The harmonic patterns way of trading is an entirely different approach to trading the markets and is based on the discovery by H.M. Gartley whose findings were presented in his book in 1935 entitled “Profits in the stock market”. The book was a lengthy one at that and back in the days it sold for a premium. The most famous aspect of H.M Gartley’s book is the Gartley 222 Pattern, named after the page number where H. M. Gartley outlines the trading methodology using the Gartley pattern.
Most traders who might have come across references to the Gartley pattern will know their close relation to Fibonacci numbers. Strangely, H.M Gartley never included the Fibonacci relation in his original work and instead used one-thirds and two-thirds of ratios between the various swing moves. It was later developed by Scott Carney and Larry Pesavento which is now widely accepted as the standard for trading the many patterns originally discovered by H.M Gartley. The Gartley patterns became the focus and choice of trading for most traders as it was proven that these patterns have a high success rate. In his book, H.M Gartley noted that in a 10 year period, the Gartley patterns had a high success rate, 7 out of 10 times.
What is the Harmonic Pattern Gartley?
Harmonic Pattern Gartley is a retracement pattern and is often said to form near market tops and bottoms in ideal conditions. The Gartley 222 pattern comes in a Bullish Gartley and a Bearish Gartley pattern and is made up of 5 pivot or swings points.
The chart below shows the bullish and bearish Gartley patterns along with their Fibonacci relationships between each of the five swing/pivot points.
The main rules of the Bullish and Bearish Gartley are as follows:
From Point D, a trade can be entered with stops at or above (below) the price point at X.
Gartley 222 Target Levels
Once a position is entered at D, profits can be booked at 61.8% of CD with the second target being the measured XA, projected from D. When trading in real time most often the markets don’t form Gartley patterns that fit the requirement to the point. Therefore, traders need to allow some room with a small margin of error. For example, a Gartley pattern may be valid even though the AB leg might have retraced 64.8% instead of 61.8%.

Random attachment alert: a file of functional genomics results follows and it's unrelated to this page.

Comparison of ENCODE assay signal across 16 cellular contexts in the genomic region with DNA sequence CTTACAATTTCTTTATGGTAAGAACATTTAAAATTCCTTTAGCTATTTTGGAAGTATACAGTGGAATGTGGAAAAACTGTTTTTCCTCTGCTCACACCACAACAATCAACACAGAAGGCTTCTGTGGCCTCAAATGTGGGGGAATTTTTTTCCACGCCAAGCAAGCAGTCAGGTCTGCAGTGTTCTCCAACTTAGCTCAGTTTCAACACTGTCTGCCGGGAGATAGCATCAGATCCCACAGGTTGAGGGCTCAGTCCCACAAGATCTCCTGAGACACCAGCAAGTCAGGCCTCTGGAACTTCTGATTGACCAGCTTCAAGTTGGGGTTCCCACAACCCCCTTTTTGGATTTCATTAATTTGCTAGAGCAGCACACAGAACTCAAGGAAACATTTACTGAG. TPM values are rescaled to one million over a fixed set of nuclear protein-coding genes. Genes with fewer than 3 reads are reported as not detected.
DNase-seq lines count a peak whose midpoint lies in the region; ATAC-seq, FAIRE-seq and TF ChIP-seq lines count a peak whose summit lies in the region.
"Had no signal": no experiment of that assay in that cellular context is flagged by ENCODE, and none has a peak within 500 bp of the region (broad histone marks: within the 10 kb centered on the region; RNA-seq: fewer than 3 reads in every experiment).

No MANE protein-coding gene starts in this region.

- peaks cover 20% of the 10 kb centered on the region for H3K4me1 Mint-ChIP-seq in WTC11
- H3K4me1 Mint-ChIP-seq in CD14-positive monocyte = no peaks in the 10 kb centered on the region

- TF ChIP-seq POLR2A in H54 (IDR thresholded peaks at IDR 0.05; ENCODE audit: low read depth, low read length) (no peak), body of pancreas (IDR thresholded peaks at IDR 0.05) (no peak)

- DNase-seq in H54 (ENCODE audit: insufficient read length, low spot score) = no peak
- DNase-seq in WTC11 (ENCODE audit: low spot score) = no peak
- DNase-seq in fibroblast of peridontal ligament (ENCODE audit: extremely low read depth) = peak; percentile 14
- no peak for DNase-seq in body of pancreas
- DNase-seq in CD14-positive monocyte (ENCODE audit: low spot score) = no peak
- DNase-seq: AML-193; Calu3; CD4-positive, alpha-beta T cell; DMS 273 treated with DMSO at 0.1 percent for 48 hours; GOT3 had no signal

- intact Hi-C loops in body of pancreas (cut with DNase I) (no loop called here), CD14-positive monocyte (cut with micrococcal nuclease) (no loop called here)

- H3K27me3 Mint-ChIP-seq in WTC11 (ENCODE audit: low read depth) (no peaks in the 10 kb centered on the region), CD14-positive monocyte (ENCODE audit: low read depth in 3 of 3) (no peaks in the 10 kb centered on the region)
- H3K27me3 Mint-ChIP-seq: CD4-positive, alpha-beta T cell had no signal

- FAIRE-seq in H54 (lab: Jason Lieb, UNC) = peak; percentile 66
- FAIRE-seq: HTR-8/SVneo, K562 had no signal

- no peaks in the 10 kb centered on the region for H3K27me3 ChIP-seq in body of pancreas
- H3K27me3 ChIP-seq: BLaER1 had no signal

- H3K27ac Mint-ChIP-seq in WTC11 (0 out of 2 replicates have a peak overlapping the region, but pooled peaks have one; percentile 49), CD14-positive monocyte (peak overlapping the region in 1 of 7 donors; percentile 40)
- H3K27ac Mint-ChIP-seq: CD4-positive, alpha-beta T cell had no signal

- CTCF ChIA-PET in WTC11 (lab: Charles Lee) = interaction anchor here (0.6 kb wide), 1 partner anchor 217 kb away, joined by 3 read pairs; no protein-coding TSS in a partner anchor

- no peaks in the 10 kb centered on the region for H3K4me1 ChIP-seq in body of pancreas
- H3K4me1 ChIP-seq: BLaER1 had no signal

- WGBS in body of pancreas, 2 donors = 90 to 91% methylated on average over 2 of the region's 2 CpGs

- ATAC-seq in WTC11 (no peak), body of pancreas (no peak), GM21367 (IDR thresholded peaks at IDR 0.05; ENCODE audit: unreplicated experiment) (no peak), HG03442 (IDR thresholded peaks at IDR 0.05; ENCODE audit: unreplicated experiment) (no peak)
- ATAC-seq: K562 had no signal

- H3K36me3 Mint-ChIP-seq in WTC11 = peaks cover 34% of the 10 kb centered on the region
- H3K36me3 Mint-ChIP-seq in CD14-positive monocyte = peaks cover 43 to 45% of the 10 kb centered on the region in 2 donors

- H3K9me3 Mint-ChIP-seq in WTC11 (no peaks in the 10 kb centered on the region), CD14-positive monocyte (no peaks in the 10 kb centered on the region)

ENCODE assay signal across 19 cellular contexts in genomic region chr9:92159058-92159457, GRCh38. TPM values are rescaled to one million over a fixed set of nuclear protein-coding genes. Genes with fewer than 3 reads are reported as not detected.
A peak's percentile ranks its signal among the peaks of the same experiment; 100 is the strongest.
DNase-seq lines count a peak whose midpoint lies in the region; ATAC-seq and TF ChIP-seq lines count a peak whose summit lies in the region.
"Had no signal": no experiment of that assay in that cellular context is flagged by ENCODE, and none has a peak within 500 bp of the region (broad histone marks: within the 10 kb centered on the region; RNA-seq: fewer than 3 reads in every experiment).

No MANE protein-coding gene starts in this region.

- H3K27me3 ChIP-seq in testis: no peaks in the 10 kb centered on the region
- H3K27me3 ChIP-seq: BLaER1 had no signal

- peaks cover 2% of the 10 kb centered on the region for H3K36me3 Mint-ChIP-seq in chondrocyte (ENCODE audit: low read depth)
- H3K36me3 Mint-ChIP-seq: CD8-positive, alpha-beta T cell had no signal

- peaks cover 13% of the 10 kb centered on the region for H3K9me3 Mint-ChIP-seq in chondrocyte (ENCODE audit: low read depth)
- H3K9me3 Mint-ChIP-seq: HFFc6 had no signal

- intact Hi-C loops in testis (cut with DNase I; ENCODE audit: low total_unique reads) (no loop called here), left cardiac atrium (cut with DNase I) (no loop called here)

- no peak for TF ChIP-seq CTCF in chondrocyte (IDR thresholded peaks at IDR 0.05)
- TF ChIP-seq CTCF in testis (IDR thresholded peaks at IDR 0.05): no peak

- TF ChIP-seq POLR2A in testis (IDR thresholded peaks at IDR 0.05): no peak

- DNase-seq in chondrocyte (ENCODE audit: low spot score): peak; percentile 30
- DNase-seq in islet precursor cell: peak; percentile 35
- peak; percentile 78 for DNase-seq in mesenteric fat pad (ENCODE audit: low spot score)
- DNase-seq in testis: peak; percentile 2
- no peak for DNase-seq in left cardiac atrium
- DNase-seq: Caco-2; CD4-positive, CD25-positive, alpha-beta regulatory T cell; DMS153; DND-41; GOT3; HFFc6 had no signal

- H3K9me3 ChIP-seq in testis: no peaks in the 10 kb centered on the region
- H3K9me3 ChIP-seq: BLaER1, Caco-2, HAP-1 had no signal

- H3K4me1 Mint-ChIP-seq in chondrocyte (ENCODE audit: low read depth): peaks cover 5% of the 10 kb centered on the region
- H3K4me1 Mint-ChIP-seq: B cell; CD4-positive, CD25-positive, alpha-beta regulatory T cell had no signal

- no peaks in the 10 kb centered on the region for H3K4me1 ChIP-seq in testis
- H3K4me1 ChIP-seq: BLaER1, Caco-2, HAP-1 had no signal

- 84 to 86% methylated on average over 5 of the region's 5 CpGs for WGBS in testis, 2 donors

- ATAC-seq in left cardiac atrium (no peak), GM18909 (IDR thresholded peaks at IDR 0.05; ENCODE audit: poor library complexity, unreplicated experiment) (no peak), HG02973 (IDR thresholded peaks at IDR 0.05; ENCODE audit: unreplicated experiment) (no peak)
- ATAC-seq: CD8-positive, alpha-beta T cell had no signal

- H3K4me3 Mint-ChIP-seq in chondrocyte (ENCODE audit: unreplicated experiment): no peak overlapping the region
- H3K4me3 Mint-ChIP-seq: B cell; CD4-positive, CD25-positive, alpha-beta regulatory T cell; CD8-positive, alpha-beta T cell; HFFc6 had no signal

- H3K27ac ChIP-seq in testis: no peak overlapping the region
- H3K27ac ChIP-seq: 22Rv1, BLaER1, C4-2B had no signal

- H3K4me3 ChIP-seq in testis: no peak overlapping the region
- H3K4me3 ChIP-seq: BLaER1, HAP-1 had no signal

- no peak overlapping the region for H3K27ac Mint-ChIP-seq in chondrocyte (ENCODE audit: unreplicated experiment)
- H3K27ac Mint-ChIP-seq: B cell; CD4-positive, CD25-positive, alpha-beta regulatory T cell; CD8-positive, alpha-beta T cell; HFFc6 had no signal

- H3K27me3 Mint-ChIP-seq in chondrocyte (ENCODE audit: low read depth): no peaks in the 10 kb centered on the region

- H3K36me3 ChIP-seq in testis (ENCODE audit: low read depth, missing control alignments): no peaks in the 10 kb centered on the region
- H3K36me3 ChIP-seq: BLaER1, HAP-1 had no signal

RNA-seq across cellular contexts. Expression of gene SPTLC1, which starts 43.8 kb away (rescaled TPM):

Bearish Gartley 222 – Sell Trade Example
The following chart gives an example of a Bearish Gartley pattern.
After price reached the point D, we then enter short with stops at D. The first target was 61.8% of CD, a second target was placed at 1.272% CD projected downwards and finally the third target was the projected XA distance from D.
As we can see from the above example, the Bearish Gartley pattern managed to reach all the three specified target levels.
Bullish Gartley 222 – Buy Trade Example
The following chart shows an example of a Bullish Gartley pattern
A long order would be placed just above the high of the price at D with the targets set to 61.8% of CD, 1.272% extension of CD and finally the projected XA distance from D.
In the above example, we notice how swiftly price rallied from D, the PRZ or the potential reversal zone level and quickly reached all the three profit levels.
As we can see from the above, the Gartley pattern is a very simple and easy to understand Gartley pattern for those who are just getting started with harmonic trading.